Is the cold snap about to end?
Is the cold snap about to end? My friends in the City certainly think things are warming up.
The January PMI surveys suggested a strong start to 2011 for the private sector with expansion in the services, manufacturing and construction sectors. Inflation is falling and economists tell me it is expected to fall even more sharply as the months go on, providing some relief for the Bank of England, which has repeatedly overshot its 2pc target.
They also tell me the Bank’s latest £50bn round of quantitative easing should support low UK gilt yields for some time to come, much to the satisfaction of George Osborne. Moody’s decision to put the UK’s highly valued AAA rating on negative watch was a blow for the Chancellor, but traders tell me that markets largely shrugged off the news and moved on.
US data has also been largely positive and there is still time for the eurozone to resolve the latest Greek problem ahead of a crucial debt repayment deadline in March.
However, I wouldn’t get too excited just yet. Unemployment is expected to continue rising throughout the year, creeping ever-closer to the 3m mark in the UK. There is also no guarantee that positive survey data will translate into growth when official GDP numbers are published. Much will depend on that March 20 deadline passing without crisis.
Earlier this week I had a number of interesting chats with some investment bankers out in Singapore. They were telling me there was near “panic selling” of sterling in Asia on the Friday before the Bank unveiled the latest round of QE. It appears that they only cottoned on to the fact it was happening at the last minute – such is the nature of a globalised world with information overload. I’m not convinced that sterling has much further to fall however – especially if the stimulus starts to have an effect.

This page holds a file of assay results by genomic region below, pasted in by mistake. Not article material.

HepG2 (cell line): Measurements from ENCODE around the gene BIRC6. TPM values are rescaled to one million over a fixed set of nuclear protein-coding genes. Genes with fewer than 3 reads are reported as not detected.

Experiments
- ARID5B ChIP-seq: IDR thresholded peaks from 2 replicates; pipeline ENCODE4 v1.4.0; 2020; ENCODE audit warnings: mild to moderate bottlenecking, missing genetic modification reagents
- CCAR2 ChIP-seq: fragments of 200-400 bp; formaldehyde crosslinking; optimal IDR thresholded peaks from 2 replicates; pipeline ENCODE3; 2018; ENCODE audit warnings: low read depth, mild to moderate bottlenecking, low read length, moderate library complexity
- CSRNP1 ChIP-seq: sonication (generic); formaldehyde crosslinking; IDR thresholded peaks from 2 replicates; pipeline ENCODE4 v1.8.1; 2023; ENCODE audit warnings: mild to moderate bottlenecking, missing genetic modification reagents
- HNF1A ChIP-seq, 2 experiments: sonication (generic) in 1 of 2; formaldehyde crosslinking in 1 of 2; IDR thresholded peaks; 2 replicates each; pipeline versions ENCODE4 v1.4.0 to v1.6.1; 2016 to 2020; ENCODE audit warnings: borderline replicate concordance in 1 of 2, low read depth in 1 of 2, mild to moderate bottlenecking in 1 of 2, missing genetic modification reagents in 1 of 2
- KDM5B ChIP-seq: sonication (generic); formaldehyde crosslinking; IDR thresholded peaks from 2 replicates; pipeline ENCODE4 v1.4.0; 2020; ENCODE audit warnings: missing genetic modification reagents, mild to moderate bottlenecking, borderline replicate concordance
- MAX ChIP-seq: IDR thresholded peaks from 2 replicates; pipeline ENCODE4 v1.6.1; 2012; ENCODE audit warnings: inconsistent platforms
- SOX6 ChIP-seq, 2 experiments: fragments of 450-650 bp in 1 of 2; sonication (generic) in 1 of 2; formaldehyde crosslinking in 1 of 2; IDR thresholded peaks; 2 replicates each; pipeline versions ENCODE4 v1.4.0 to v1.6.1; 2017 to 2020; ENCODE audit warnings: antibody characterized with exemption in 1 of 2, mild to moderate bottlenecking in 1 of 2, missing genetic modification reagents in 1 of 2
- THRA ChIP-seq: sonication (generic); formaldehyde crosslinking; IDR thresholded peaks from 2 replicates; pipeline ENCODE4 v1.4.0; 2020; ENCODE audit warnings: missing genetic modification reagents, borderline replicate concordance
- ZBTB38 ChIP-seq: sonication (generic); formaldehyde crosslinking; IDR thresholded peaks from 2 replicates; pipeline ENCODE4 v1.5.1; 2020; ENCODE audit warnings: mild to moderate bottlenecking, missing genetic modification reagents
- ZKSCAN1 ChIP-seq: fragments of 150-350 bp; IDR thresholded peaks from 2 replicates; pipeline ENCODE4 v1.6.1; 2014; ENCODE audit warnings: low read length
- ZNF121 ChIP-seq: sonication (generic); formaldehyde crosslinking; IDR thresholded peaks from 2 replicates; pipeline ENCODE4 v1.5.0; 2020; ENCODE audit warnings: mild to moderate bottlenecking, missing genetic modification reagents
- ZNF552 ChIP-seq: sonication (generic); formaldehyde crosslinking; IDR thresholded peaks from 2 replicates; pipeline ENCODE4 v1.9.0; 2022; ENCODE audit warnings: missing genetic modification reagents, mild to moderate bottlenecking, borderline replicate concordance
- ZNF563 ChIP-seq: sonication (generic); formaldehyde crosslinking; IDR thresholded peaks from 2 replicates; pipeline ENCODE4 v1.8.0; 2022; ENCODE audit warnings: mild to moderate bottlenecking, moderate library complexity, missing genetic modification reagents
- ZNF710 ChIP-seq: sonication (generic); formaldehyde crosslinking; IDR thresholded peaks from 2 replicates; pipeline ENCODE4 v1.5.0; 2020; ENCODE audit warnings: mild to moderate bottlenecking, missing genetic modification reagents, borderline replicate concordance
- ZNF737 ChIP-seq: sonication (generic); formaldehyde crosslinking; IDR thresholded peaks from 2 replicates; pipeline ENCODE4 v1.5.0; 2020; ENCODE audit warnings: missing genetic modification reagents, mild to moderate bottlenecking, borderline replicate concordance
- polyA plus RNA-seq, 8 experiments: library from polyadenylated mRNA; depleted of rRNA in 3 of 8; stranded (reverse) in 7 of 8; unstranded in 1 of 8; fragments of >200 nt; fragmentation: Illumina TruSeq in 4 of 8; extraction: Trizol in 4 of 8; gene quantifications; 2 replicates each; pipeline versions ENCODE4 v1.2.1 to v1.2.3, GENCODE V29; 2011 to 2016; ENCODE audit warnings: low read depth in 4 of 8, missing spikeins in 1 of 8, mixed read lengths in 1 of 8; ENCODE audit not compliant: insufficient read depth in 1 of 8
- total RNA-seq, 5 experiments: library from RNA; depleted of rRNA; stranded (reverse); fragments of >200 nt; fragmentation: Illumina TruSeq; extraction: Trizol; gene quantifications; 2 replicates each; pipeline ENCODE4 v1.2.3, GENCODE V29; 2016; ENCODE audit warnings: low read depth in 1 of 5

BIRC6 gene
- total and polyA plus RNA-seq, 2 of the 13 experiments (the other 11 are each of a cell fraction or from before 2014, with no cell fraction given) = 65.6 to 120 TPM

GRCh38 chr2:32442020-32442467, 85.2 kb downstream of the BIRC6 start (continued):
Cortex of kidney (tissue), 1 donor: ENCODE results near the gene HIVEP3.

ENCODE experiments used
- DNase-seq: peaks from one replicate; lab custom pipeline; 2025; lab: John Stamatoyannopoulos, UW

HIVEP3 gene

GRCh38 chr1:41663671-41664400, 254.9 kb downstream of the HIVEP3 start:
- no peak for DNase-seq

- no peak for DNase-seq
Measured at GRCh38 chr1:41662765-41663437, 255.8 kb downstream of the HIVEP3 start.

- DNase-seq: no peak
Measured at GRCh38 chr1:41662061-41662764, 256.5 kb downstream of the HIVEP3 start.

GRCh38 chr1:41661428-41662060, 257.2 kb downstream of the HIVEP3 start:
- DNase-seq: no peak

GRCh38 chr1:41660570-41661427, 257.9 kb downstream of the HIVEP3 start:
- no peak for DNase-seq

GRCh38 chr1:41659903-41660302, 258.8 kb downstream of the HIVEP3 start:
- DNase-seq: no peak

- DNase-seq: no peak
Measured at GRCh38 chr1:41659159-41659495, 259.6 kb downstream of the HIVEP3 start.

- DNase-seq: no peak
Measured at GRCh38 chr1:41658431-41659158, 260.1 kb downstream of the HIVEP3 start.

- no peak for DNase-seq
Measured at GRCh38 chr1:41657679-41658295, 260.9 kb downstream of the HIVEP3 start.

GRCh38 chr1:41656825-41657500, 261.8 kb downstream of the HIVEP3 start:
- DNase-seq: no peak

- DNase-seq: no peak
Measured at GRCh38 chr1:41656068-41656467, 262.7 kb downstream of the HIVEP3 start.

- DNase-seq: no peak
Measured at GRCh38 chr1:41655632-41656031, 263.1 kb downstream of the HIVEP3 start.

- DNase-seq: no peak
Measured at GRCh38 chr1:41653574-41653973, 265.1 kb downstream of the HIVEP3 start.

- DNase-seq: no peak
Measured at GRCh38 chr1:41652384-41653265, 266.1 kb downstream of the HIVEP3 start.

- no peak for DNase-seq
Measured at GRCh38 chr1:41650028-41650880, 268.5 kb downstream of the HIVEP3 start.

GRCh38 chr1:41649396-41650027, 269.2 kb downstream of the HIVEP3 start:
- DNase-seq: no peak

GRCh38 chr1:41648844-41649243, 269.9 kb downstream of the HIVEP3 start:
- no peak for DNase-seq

I’m starting to think that we may have a bit of retrenchment in gold. Those close to me know I’m not into technical analysis in a large way, although I believe it can offer some pointers. A couple of the chartists to whom I speak frequently have been pouring over the graphs and reckon that the uptrend is broken and there could be falls down to an area of support in the $1670 to $1680 range.
However, it’s platinum group metals that could offer upside. These metals are mainly used in industrial process and catalytic converters in vehicles, yet it’s a matter of supply that is the problem, according to my friends who attended the annual mining shindig in South Africa last week.
A staggering 80pc of the world’s platinum is found in South Africa and government safety stoppages are driving mining companies to distraction. Cynthia Carroll, chief executive of Anglo American, was calling for more targeted closure of operations – closing down processes rather than entire mines when accidents occur. Such supply disruptions are bullish for the prices of platinum and palladium.
On the corporate front, I promised I’d mention the banks. Stephen Hester will have the chance to prove just how much he’s worth to RBS when the part-nationalised lender reveals its full-year results on February 23. After a meeting with RBS finance director Bruce Van Saun, Evolution analyst Ian Gordon reiterated his “buy” on the company. He reckons RBS will post a loss this year but return to profitability in 2012. The same analyst reckons there’s long-term value in Lloyds Banking Group, which reports a day later.
Until next time…
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